Whilst things have been ticking along in the background for HS2, there haven’t been too many headlines recently – until now. After 3 years of work, the HS2 project received Royal Assent on February 23rd.
What exactly does this mean for HS2? Put simply, it means that work can start. Construction schedules can be drawn up, suppliers can begin to prepare their bid documents and also gear up their own supply chain requirements in preparation.
The project will not be without problems though. At every step of the way to date there have been objections to overcome. Issues around compulsory purchase of property, the environment and potential job losses in some areas have been, and will continue to be contentious issues. Those objections are counter balanced by the many that believe improved connections between the major cities will bring increased investment, business and jobs. Continue reading
Having undertaken work for the rail industry for many years, we at PRV Engineering like to keep an eye on the future of high speed rail travel www.prv-engineering.co.uk
We also marvel at the developments in Japan that, as we speak, are about to take another significant turn in the right direction.
When it comes to building high speed rail systems, Japan continues to embarrass the rest of the world.
First, they introduced the Bullet train, capable of travelling at approximately 200 mph.
Now, the government has approved plans to bring in a new high speed rail system that will enable passengers to travel the 178 miles from Tokyo to Nagoya in just 40 minutes. That’s less than half the time it currently takes the celebrated Shinkansen bullet train to travel the route.
It’s said that trains on the Chūō Shinkansen line will reach speeds of 300 mph thanks to their maglev (magnetic levitation) technology. Continue reading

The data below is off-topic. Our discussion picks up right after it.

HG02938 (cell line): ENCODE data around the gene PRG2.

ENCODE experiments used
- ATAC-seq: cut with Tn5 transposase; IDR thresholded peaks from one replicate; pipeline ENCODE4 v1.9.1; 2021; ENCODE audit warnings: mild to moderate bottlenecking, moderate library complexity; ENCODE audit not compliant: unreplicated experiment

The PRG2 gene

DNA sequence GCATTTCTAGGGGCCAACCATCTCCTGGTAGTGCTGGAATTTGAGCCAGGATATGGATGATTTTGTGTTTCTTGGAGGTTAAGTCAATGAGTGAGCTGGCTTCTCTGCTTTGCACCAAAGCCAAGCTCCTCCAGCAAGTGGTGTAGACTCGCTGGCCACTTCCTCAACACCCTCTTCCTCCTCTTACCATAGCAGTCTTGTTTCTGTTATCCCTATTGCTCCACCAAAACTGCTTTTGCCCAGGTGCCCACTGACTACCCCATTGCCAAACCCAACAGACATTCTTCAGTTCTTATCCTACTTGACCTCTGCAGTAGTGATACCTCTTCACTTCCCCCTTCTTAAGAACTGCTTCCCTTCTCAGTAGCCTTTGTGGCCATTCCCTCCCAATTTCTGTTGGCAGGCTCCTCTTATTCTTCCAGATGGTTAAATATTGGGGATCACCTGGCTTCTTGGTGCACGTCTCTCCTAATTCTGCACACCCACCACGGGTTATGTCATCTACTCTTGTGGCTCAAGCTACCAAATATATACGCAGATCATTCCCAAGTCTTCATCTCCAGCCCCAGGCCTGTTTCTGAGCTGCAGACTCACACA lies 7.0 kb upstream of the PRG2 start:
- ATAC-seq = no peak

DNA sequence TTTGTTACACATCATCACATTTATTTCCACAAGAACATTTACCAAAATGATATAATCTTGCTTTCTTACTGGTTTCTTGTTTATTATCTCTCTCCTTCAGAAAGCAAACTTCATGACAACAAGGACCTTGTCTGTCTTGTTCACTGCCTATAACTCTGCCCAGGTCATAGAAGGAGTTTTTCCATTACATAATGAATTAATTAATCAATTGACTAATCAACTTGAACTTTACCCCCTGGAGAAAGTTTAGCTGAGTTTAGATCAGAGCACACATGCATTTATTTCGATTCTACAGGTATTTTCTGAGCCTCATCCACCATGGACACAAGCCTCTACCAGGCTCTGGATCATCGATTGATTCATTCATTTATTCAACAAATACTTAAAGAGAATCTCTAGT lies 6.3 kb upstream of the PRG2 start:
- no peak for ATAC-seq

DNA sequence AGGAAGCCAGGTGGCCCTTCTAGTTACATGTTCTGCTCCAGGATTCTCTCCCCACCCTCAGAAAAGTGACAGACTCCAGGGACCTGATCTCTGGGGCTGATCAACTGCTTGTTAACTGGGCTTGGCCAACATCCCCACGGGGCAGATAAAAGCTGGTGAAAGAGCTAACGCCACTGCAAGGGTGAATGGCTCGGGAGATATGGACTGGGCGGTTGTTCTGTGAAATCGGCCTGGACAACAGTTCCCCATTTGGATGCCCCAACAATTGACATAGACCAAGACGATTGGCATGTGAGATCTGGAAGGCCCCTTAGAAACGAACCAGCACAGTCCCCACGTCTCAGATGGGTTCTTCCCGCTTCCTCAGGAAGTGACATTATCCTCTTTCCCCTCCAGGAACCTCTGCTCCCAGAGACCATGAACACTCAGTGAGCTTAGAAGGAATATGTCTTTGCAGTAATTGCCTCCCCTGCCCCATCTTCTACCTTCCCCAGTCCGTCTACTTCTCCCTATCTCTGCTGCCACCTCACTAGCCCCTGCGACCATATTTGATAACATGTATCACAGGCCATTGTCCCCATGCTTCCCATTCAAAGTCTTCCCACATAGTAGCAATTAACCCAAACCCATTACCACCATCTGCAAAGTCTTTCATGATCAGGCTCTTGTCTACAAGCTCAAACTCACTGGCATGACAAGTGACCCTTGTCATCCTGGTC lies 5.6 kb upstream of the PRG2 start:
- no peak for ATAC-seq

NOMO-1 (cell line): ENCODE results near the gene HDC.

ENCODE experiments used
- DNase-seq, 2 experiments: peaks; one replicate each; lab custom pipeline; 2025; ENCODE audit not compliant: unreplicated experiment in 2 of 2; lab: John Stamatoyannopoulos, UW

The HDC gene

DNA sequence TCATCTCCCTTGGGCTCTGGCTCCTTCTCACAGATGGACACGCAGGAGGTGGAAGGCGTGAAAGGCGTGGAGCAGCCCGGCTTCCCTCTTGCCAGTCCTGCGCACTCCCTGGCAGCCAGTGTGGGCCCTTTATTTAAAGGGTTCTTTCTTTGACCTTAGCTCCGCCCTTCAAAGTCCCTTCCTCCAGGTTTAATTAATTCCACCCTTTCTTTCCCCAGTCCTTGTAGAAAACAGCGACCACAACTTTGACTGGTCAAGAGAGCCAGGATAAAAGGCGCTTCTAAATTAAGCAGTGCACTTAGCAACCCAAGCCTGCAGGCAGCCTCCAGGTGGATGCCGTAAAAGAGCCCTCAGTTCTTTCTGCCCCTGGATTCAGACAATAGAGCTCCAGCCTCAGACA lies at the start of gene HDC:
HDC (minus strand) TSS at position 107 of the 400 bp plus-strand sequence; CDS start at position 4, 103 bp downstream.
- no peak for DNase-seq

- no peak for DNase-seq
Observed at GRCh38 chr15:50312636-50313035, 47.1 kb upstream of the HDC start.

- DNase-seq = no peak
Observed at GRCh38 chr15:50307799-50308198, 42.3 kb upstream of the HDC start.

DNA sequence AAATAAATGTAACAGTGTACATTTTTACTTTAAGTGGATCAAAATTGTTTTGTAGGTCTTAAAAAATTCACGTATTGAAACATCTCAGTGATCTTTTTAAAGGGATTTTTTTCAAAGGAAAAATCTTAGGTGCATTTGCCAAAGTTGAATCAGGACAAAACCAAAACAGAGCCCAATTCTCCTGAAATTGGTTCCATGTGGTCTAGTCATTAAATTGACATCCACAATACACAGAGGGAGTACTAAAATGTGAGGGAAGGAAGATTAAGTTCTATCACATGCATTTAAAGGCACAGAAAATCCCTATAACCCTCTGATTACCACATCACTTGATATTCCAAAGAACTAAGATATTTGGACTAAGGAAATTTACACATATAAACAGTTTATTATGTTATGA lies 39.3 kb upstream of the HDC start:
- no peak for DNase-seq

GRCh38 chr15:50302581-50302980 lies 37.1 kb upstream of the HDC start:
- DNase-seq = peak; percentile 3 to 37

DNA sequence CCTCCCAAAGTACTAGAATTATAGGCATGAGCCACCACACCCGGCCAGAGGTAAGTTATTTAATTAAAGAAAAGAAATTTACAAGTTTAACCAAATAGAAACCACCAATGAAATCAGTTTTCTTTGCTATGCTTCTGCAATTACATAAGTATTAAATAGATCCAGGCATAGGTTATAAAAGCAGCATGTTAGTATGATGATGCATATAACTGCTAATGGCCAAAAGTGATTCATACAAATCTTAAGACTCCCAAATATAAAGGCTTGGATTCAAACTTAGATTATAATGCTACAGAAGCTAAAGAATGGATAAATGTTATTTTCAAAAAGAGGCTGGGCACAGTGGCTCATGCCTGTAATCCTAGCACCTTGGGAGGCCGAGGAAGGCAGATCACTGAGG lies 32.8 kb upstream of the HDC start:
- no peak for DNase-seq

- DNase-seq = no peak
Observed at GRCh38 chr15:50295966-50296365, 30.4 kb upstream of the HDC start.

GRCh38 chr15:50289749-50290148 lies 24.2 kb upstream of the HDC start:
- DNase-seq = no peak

The rail industry has been a constant topic of conversation over the past 12 months. From HS2 to the 10-year life extension of the current rolling stock and from Bombardier’s £1billion contract to the terrible damage caused by the recent inclement weather; trains and tracks have rarely been out of the news.
The early weeks of the New Year were dominated by the desperate news from the south west of England, in particular, where many sections of track were either submerged or damaged beyond repair.
With the storms having given way to a spell of brighter weather and rebuilding work ongoing, the attention now has turned to other matters, like HS2. This week HS2 chairman Sir David Higgins claimed that building work on the northern section of the £50bn high-speed project, should be accelerated. Continue reading
Britain, like many other countries, is investing large sums of money in high speed rail (HS2). The aim is to create space on overcrowded networks and enable large numbers of people to move more efficiently.
It means a new line that doesn’t physically overlap or affect existing regional services, but one that takes long-distance travellers onto new high speed trains with fewer stops, thus completing their journeys in less time than ever before. Continue reading